Some lawyers are going after big oil firms for securities fraud, saying they knew for decades that climate change posed a material risk to their businesses but failed to fully disclose the danger to investors. Other lawyers are arguing that extracting and selling oil and gas is a public nuisance because it leads to greenhouse-gas emissions, which in turn results in the harmful impacts of climate change.

No suit has been successful yet, and some have been thrown out in federal court. But a handful have been allowed to move forward.

Those who believe the oil-and-gas industry bears some financial responsibility for the damage caused by climate change say that in much the same way that tobacco firms hid the dangers of smoking from consumers, fossil-fuel companies foresaw the harm their products would cause yet did nothing to avert it or warn the public.

Opponents reject that comparison, saying fossil fuels, unlike tobacco, are essential and used by everyone. Reducing emissions isn’t a matter for the courts, they contend, but an issue of public policy.

Justin Gundlach, an attorney at the Institute for Policy Integrity at the New York University School of Law, argues that fossil-fuel companies should be held accountable for their damaging contributions to climate change.

Linda Kelly, senior vice president, general counsel and corporate secretary at the National Association of Manufacturers, makes the case against that.

The full article can be read here.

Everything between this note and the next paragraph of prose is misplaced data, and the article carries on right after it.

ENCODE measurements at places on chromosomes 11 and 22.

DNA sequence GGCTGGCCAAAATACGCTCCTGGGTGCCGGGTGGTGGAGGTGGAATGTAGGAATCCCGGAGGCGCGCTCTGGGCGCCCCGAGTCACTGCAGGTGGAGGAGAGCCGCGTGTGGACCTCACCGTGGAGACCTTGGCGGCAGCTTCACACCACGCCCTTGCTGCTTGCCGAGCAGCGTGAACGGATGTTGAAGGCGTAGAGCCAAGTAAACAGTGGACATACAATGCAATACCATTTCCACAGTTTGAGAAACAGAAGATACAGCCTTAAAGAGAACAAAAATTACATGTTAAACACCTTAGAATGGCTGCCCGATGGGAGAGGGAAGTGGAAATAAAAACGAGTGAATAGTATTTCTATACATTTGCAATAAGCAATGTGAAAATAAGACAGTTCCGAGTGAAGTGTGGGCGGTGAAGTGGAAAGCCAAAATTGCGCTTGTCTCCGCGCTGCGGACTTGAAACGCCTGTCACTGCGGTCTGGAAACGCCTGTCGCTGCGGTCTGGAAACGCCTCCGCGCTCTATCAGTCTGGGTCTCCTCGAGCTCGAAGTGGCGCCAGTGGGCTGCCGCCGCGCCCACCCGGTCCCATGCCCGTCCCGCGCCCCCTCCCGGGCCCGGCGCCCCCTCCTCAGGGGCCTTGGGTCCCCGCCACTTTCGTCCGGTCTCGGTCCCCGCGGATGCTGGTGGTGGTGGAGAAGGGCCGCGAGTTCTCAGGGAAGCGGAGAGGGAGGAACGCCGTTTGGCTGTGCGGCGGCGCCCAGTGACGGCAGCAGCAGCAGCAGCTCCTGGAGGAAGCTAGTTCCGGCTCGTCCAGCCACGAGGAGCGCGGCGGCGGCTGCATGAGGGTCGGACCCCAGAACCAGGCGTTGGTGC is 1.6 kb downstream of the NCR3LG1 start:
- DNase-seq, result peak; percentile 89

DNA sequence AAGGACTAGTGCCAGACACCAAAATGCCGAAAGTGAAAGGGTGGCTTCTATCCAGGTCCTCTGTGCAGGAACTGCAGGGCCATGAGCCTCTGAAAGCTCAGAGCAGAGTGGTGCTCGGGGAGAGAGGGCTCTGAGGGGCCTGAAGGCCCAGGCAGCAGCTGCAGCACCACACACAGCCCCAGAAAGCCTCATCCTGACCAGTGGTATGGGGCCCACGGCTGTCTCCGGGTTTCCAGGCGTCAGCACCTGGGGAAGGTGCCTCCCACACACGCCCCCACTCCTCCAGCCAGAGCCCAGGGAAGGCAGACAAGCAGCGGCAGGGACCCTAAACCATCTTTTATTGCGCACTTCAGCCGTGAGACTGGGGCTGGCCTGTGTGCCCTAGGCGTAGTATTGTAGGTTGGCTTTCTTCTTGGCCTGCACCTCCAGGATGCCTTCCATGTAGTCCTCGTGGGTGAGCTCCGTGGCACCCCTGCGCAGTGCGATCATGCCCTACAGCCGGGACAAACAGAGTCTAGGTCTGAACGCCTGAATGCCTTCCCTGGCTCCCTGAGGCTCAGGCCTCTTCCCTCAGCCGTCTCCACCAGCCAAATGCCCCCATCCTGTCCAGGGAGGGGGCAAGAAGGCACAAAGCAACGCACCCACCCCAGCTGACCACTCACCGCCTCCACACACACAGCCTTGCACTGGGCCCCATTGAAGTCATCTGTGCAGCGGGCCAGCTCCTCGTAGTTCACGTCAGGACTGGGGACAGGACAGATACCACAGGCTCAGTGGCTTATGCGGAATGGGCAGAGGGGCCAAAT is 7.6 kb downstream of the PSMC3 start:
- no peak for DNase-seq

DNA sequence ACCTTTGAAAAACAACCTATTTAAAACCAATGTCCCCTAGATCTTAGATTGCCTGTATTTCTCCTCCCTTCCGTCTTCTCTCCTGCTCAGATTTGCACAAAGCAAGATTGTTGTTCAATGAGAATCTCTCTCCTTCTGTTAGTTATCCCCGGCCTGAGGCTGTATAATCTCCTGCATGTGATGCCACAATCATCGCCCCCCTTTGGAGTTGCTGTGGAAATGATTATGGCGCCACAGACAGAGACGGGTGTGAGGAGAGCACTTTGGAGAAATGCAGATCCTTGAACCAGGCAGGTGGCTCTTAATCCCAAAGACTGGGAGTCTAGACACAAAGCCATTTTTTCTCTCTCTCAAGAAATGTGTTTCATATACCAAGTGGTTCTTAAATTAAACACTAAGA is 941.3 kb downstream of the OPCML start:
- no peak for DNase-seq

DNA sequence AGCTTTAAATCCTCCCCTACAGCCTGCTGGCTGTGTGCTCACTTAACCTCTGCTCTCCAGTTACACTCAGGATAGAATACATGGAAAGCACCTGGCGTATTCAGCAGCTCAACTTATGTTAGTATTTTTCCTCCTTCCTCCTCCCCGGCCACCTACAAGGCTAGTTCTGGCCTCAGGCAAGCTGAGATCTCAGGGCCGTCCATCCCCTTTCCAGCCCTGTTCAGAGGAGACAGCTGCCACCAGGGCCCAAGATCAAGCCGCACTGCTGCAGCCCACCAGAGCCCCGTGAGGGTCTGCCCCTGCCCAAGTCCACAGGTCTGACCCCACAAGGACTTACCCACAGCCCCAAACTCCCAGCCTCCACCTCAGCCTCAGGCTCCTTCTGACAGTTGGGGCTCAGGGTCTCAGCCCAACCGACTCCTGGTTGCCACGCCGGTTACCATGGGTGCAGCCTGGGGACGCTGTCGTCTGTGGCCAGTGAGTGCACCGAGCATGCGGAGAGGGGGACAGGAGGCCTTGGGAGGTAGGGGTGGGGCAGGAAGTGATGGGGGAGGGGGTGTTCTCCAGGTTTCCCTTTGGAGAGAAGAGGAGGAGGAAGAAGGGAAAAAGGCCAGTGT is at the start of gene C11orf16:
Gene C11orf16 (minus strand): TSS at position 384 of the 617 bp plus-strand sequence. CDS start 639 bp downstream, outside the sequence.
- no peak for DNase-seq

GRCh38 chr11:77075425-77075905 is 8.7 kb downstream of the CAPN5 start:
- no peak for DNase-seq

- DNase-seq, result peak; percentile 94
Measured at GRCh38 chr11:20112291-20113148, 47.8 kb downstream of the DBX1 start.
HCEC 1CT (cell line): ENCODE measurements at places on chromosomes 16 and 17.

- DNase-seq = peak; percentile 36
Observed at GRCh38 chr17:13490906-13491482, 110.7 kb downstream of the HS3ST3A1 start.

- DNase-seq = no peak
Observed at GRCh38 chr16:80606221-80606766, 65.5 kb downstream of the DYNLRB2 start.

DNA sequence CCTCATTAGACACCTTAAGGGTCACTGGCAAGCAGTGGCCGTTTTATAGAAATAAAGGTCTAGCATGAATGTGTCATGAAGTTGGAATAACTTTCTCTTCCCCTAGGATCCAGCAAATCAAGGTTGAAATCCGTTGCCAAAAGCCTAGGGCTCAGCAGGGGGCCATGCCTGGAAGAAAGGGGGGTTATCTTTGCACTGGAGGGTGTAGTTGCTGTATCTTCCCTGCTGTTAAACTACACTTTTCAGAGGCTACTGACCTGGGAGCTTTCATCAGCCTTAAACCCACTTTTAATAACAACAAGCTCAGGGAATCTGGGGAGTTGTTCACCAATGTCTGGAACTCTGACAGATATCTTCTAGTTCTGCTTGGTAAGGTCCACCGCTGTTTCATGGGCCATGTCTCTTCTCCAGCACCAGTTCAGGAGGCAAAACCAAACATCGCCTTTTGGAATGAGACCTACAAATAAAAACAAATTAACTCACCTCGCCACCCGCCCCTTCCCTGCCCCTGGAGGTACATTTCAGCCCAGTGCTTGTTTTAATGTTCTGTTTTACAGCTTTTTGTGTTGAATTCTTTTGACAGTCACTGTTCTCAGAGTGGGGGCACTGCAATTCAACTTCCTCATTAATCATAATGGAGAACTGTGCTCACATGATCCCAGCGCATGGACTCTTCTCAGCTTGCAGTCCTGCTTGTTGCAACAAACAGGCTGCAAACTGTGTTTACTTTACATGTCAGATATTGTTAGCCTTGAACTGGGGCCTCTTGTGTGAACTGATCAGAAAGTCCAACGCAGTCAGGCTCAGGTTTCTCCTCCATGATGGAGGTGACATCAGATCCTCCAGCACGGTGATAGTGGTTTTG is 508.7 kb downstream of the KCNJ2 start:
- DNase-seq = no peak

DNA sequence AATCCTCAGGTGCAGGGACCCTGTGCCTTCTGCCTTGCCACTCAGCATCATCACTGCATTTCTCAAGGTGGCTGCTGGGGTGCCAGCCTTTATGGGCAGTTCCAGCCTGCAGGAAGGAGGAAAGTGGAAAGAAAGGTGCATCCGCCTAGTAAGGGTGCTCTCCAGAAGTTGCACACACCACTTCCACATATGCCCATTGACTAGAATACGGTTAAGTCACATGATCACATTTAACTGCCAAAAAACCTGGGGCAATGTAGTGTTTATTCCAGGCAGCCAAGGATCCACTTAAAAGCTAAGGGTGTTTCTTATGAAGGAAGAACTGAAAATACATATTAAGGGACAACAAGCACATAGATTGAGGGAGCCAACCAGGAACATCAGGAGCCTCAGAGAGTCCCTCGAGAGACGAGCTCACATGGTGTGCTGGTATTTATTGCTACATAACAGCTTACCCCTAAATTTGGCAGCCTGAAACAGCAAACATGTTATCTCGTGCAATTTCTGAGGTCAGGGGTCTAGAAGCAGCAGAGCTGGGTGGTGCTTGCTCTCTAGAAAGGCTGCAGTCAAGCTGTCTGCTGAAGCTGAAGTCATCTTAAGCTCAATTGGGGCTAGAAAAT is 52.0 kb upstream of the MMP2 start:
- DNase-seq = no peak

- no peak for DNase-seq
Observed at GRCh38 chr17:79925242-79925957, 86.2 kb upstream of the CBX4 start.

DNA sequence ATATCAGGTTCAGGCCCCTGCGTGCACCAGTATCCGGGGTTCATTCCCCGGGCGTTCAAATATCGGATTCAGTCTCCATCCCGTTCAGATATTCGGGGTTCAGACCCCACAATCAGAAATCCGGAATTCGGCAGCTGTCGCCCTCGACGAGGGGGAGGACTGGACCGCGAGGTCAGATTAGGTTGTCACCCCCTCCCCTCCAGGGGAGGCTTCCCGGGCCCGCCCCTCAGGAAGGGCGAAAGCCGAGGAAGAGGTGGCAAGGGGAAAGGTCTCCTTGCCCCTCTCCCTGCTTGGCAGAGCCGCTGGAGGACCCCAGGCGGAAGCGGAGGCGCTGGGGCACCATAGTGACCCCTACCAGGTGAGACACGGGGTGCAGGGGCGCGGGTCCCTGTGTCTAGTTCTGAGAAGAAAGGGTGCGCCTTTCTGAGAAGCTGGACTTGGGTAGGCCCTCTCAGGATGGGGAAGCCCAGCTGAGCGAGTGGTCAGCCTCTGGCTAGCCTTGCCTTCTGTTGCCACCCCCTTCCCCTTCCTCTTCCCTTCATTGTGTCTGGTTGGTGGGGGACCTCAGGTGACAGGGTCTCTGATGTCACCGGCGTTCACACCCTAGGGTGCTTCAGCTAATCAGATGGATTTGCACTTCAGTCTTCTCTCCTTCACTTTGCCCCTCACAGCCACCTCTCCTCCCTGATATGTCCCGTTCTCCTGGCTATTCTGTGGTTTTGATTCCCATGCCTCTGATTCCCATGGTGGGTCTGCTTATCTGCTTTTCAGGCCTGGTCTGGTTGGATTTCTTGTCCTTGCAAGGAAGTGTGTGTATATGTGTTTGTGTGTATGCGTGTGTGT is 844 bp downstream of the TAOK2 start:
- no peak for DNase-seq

Colorado Sun: We need more elected officials who seek real climate solutions – not lawsuits

As the need to address climate change mounts, public officials are considering a wide range of responses.

Most elected official are focusing on a dual track: stepping up efforts to develop cleaner-burning energy sources and creating incentives for manufacturers to innovate new green technologies so that all of us can use fuel more efficiently. This is the right path.

A few officials, including right here in Colorado, have chosen a less productive path.

They are suing energy manufacturers for selling us the energy we use, saying that climate change is all their fault and they need to do something about it.

Last year the City of Boulder, Boulder County and San Miguel Counties filed one of these lawsuits. They signed up for litigation that is being shopped around the country by out-of-state trial lawyers seeking to make money off of this shared, global challenge. This is the wrong path.

Fortunately, there are many voices of reason emerging in this debate — people who are focused on seeking real solutions.  One of them is Colorado’s Attorney General Phil Weiser.